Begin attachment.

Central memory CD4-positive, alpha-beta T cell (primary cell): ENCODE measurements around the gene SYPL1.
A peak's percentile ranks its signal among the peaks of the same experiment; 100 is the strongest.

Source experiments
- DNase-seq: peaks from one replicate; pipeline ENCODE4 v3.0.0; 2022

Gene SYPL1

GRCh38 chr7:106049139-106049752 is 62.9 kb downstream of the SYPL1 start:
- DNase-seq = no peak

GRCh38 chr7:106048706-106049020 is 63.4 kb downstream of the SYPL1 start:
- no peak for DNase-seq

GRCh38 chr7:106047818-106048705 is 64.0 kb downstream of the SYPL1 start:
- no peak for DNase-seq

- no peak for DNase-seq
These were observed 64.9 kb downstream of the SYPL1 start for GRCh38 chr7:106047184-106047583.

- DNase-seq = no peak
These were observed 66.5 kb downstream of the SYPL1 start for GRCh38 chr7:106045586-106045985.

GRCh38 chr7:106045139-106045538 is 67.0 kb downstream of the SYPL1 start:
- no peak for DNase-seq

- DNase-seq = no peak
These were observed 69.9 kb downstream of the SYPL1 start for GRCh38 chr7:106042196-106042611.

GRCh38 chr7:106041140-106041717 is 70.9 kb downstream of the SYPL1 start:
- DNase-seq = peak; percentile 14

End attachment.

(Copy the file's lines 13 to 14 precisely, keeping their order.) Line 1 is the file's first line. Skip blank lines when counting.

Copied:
These were observed 64.9 kb downstream of the SYPL1 start for GRCh38 chr7:106047184-106047583.

- DNase-seq = no peak